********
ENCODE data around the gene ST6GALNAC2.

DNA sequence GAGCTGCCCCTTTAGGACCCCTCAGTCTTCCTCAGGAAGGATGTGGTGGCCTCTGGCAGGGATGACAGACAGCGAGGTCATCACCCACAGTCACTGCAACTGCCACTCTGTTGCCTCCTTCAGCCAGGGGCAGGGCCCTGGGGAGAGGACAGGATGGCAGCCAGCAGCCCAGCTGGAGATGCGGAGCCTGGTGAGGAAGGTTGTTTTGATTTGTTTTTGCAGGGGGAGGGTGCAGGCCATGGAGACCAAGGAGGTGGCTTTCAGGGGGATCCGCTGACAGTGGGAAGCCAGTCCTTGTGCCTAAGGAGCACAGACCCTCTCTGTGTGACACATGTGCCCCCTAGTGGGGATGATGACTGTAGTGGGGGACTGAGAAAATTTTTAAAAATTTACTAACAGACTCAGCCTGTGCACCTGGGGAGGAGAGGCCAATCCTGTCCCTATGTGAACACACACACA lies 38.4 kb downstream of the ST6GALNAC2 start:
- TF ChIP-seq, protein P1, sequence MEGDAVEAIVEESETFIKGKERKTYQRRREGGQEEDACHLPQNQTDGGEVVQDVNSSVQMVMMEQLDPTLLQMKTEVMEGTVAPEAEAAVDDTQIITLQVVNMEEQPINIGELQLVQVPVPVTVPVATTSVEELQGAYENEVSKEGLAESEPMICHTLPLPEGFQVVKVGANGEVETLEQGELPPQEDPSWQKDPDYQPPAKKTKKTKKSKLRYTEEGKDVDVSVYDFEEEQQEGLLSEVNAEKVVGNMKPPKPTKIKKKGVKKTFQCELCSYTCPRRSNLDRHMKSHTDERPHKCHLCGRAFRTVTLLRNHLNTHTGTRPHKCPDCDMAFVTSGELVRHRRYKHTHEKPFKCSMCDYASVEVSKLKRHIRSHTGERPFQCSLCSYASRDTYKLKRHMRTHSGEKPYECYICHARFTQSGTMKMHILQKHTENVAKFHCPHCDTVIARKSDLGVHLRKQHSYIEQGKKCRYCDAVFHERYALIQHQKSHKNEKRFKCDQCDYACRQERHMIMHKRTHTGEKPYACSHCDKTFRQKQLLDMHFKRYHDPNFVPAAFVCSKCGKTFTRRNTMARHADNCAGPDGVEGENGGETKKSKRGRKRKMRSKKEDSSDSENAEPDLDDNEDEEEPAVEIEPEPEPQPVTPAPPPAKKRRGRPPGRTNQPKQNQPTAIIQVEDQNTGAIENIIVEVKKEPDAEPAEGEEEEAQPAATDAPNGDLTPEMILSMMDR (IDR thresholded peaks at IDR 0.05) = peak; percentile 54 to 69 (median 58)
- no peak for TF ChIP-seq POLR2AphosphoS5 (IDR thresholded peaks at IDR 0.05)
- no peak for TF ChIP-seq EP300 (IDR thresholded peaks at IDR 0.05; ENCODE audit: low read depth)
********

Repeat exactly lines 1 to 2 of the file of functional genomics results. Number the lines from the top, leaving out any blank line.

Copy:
ENCODE data around the gene ST6GALNAC2.

DNA sequence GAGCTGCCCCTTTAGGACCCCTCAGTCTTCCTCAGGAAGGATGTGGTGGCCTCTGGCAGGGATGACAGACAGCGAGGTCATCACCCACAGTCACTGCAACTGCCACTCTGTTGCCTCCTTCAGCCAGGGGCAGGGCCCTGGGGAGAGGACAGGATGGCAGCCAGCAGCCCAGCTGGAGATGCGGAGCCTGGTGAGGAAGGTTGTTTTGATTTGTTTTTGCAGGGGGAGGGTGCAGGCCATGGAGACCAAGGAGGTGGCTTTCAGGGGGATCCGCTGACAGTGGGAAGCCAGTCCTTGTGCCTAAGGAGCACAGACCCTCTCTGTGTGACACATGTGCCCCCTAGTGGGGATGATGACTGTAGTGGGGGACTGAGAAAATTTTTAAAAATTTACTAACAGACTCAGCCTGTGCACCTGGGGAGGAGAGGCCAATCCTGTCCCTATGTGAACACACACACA lies 38.4 kb downstream of the ST6GALNAC2 start: